INDIANAPOLIS — The Marion County Sheriff’s Office hosted a first-of-its-kind event for the department. It’s called “Through My Eyes,” where Marion County deputies and community members switched spots and went through simulated traffic stops.

The goal is for both law enforcement and community members to learn what can be done by both groups to make a traffic stop easier and safer for all involved.

“We want everyone to be able to walk away and say it’s just a routine traffic stop,” said Marion County Sheriff Chief Deputy Reggie Roney.

The night started with an honest conversation about how both sides feel during traffic stops. The Marion County Sheriff’s Office walked community members through the steps officers take when making a stop and community members shared their own experiences and feelings.

“The main thing is for everybody to be able to do things that will alleviate the stress between both sides,” Roney said.

Roney said Sheriff Kerry Forestal came up with the idea one morning. The office has worked with the Inter-Denominational Ministerial Alliance of Greater Indianapolis and Martin University to set up this conversation and exercise.

Lionel Rush, the president of the Inter-Denominational Ministerial Alliance of Greater Indianapolis, said this is an important partnership they’re hoping to expand upon.

“It’s a start on the way, on the road to communication between the community and police departments,” he said. “We think it’s a good idea, we think it’s one where if we start to see things through the other’s eyes, we start to talk to each other, instead of at each other.”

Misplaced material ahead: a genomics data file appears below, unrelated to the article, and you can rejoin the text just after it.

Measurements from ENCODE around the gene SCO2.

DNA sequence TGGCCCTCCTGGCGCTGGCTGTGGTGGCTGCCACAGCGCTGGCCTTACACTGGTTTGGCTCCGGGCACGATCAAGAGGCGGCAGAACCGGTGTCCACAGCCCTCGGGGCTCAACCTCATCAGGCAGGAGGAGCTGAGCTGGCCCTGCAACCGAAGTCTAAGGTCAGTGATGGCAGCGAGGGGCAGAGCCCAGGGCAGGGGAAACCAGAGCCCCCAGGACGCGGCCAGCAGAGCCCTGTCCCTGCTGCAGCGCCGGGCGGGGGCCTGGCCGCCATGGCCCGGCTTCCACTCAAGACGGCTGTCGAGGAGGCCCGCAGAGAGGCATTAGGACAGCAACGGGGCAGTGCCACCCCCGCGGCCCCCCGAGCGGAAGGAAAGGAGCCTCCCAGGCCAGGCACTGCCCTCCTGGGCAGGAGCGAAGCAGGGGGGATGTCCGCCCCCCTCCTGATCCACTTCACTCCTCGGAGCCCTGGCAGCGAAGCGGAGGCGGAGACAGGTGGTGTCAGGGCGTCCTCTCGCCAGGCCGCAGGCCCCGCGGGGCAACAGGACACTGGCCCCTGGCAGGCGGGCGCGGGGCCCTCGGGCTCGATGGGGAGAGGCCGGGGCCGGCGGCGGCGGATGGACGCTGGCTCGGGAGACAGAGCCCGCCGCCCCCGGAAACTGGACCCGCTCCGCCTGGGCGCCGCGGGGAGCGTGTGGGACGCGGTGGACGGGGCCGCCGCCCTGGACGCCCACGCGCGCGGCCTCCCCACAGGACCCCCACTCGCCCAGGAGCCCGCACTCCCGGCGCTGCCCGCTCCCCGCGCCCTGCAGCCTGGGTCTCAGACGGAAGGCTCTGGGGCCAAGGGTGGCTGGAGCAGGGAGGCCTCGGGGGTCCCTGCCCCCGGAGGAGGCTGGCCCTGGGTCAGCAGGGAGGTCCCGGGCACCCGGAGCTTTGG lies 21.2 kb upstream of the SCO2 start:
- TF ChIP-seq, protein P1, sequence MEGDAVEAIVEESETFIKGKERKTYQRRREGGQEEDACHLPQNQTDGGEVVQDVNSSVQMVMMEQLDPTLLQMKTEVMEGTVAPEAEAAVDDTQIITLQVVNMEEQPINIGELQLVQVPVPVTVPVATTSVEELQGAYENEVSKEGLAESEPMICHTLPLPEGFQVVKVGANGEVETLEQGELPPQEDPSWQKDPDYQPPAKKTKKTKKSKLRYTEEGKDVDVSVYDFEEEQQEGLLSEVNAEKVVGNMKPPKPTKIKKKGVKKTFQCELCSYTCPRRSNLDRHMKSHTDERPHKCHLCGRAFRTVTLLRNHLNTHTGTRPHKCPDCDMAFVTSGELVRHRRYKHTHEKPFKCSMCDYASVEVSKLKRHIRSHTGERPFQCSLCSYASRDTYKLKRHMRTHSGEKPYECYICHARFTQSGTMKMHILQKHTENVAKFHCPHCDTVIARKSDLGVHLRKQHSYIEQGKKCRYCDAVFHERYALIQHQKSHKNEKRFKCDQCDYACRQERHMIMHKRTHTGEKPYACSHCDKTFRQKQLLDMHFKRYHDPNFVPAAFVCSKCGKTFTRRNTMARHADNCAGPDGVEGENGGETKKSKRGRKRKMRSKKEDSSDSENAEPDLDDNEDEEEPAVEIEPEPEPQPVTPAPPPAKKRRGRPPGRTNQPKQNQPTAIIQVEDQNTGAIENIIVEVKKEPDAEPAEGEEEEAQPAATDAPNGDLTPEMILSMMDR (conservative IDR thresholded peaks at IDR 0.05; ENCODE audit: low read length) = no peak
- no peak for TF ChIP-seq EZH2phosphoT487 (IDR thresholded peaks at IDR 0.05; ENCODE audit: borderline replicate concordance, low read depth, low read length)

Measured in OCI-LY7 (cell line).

Michael Mitchell, a former officer and now Criminal Justice Professor at Martin University, was also there to offer expertise and conduct a survey about how citizens feel during traffic stops.

“I hope they understand why the police officers sometimes approach vehicles the way they do because of the dangers that can happen and do happen,” Mitchell said.

Ardell Bell was one of the community members at the “Through My Eyes” Thursday night. He wanted to learn more about what officers do during a traffic stop and wanted officers to learn how he feels.

“The language that they use, the posture that they have when they pull you over,” Bell said. “A lot of times you just feel like an officer is looking down on you.”

During the conversation, Bell talked about the fear he has during a traffic stop. He said he hopes both sides can work on ways to decrease the anxieties of each other.

“How do we break the ice? Because if I am getting pulled over, I am uncertain, too,” Bell said.

After the conversation, the deputies and citizens went into the role reversal exercise.

“We’re going to have the officers sitting in the car and we’re going to try and generate the same stress level if they’re an ordinary citizen being stopped by a police officer,” Roney said.

Bell turned on the lights in the patrol car, got out, asked for license and registration and explained the stop.

“The reason why I stopped you is you had a taillight out,” he said.

The man he was talking to was a Marion County deputy, playing the part of the citizen, an experience Roney is looking forward to for his men and women.

“We want them to know how it feels and the stress that they’re under,” Roney said.

MCSO and the Inter-Denominational Ministerial Alliance of Greater Indianapolis, want this to be the first of many “Through My Eyes” events and conversations.